I could have spent days wandering the wonders of Daqingshan, yet the real reason I was here was, of course, the intensive Taijiquan learning environment. In the relatively cool weather of the early mornings and late afternoons, Master Chen would offer mind-blowing instruction on anything ranging from the distance-minimizing qualities of geodesics to the vertical neutralization of a horizontal force. When he was not around, I worked with the other students in order to make sense of the new information and to restructure my body accordingly.
At some point during the dog days of summer, a couple of Master Chen’s disciple-brother’s came to call on him. When not catching up and sharing stories, they were engaged in a serious exchange and proofing of martial theories. I was a rapt observer. It is one thing to watch Master Chen interact with his students; it is another matter altogether to witness him interact with his peers. The profundity of such matching of skills is rarely seen. Observing the interplay of these masters was like witnessing immortals playing chess within an otherwise inaccessible pavilion atop some remote peak.
One evening, the masters watched the students practice from a flight of stairs that faced the moonlit courtyard. I had just joined the group after putting Akasha down for the night. Master Chen’s nephew had come to visit during his summer break from college in order to start learning the art of his uncle; I was directed to push hands with him. As he pressed hard against my arms, I braced the incoming force with my rear leg. Then, slightly sinking my rear hip and rounding my back, I simply rotated my arms as I had been trained to do in the form “Brush the Knee.” Suddenly, the young man shot up into the air. His body spun counter-clockwise to my left and landed behind me. I stood there as if I had just finished a movement in the barehanded form, perfectly positioned, but suppressing a grin. I turned to help him to his feet. Master Chen smiled and said that I was “getting somewhere.” Up until this moment, push hands had largely felt like wrestling; this had been something totally different. I had hardly moved or exerted any effort, yet the effect on my opponent had been astounding. I had seen and felt Master Chen pull this type of thing off many times, but my attempts at reproducing it had always been less than perfect. It seems that the consistent observation, instruction, analysis, and experimentation over several months had borne an almost imperceptible influence upon myself, like a river that slowly shapes a stone that it ripples over day by day.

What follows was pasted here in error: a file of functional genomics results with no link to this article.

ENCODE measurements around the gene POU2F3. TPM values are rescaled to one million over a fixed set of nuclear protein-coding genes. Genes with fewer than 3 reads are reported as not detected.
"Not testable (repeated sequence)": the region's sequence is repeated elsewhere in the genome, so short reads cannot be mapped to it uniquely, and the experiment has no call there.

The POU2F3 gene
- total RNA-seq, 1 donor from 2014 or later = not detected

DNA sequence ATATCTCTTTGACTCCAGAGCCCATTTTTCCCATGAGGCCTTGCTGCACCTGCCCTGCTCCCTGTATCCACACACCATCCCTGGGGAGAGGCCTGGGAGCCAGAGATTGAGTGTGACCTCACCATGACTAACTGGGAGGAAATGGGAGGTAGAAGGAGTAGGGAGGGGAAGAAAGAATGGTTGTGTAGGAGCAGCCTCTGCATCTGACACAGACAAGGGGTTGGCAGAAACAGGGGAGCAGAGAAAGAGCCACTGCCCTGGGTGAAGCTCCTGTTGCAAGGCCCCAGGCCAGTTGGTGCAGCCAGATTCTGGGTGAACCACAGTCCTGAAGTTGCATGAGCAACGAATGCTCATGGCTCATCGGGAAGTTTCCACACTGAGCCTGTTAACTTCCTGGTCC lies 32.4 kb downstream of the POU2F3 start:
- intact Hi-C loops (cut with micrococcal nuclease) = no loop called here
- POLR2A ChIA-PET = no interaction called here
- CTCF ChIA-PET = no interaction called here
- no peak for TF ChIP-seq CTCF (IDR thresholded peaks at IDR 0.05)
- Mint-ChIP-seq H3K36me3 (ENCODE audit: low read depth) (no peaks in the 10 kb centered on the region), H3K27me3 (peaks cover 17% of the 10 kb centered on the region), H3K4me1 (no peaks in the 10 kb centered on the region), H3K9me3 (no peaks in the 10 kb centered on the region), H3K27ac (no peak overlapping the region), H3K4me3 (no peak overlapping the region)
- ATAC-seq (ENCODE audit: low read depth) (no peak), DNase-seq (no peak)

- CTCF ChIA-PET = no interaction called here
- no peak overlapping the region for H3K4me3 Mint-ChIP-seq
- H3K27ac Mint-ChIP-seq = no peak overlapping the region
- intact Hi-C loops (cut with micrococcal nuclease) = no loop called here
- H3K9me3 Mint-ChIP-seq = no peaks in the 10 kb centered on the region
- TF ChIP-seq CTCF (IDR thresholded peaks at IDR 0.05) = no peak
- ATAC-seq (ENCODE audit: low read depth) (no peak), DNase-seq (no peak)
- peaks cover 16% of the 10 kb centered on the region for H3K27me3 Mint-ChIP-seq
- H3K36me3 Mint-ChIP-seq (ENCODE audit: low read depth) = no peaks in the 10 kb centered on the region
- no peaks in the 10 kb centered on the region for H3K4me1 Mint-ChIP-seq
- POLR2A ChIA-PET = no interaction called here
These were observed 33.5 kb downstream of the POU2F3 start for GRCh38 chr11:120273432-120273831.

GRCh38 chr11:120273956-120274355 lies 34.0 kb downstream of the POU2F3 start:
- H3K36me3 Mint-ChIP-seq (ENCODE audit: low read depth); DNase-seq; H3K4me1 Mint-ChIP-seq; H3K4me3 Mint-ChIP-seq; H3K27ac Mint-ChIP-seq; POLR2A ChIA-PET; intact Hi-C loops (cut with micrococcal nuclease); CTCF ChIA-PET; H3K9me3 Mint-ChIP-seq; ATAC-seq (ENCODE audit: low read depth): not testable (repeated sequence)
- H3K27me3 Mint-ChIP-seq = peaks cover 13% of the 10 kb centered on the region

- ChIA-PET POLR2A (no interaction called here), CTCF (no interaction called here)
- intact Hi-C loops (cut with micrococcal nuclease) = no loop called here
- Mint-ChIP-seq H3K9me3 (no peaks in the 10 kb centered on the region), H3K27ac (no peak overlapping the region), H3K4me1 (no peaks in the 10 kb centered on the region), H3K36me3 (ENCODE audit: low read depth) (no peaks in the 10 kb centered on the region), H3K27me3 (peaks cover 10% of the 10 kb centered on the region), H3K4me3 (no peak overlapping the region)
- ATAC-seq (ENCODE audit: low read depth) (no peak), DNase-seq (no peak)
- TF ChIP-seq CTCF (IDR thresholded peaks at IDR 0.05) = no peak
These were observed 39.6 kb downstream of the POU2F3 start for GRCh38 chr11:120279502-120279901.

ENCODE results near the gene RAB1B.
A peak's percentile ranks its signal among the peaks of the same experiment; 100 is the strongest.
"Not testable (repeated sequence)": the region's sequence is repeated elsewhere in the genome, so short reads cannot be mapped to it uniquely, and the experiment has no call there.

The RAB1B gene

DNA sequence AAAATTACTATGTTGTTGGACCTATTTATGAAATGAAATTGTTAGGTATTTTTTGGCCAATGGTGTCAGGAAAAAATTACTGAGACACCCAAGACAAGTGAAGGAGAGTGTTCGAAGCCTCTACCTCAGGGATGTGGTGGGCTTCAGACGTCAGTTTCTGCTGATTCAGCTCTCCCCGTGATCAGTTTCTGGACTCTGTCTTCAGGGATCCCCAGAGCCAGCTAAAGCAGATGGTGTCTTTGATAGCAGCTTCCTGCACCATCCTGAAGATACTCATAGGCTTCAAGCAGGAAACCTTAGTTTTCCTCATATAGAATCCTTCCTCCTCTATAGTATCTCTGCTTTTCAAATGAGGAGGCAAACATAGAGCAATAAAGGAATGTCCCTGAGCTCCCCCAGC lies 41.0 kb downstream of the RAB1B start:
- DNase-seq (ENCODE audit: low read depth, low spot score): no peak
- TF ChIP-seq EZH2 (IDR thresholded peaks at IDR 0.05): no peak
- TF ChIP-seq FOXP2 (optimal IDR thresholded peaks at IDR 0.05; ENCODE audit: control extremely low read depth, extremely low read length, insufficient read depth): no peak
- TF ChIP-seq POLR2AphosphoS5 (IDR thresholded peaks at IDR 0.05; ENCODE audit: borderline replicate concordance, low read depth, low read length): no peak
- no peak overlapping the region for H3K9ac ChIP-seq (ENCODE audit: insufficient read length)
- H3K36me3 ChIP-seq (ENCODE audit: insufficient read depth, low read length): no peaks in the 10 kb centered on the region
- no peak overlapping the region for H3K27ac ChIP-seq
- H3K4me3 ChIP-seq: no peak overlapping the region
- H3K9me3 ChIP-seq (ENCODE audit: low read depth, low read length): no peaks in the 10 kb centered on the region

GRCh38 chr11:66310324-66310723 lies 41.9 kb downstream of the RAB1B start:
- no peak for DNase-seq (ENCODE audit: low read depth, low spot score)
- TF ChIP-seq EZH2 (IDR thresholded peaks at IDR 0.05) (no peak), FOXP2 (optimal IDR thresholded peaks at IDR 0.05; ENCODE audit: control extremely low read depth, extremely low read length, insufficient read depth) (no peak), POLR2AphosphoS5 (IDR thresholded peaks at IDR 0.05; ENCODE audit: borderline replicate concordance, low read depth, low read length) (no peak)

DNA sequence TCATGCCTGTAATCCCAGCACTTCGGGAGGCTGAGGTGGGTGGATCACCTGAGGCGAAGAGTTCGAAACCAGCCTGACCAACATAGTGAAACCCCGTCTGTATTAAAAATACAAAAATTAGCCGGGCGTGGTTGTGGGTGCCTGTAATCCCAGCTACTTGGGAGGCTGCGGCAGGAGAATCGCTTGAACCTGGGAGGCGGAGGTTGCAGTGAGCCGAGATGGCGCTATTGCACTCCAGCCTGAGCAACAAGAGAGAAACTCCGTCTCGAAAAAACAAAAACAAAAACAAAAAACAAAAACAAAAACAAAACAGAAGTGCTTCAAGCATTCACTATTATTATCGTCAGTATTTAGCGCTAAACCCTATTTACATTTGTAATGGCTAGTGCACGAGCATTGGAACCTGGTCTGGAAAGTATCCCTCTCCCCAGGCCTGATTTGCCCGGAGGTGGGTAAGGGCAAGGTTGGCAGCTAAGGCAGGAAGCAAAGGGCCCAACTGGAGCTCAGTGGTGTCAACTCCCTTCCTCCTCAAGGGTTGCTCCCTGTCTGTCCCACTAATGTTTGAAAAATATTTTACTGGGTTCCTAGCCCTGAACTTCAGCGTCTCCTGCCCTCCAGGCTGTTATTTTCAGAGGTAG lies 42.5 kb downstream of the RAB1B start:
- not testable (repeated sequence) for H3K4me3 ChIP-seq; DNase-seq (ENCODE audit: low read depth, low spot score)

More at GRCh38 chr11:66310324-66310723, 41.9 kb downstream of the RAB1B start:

I suddenly recalled with new appreciation the words of Hong Junsheng’s three-character canon, “Learning”:
Follow the rules
Ability has increased
Day in and day out, I undertook the preparatory work for such epiphanies with great persistence until it was finally time to return to a world of expanded responsibilities. After three months of life on the mountain, we bid farewell to Master Chen, and were conveyed down the winding cobbled road in the black sedan through a thick fog, acknowledging every rock, tree and bubbling spring. We had accomplished what we had come for. Baraka had birthed her book, a brainchild which lacked only the caring eye of an editor. Akasha had happily received oodles of attention from her parents and had been treated as some sort of fairy being by the child-worshipping locals. I had undergone the rewarding rigors of an otherwise unrealizable training experience. Though I longed to return to such a regimen amidst the exquisite environs of the fabled haunt of immortals, my process of forging was over for now. Guided by my teacher, I had been imperceptibly recast by my own efforts and was quenched by the final communion with the excruciatingly beautiful surroundings of Daqingshan. The memory of the body was fresh and time was of the essence: the tempering process lay before me.
Todd Elihu is a 20th generation disciple of Chen Style Taijiquan & 3rd generation disciple of Chen Shi Xinyi Hunyuan Taiji under Master Chen Zhonghua. He is theinstructor of the Hunyuantaiji Academy of Athens, a branch of Master Chen’s broad organization, and an affiliated instructor of PATHS Atlanta. He holds an A.B. in Chinese Language and Literature and is currently a graduate student at the University of Georgia.
 Hong, J. (2006) Chen style taijiquan practical method (Chen Zhonghua, Trans.). Edmonton: Hunyuantaiji Press.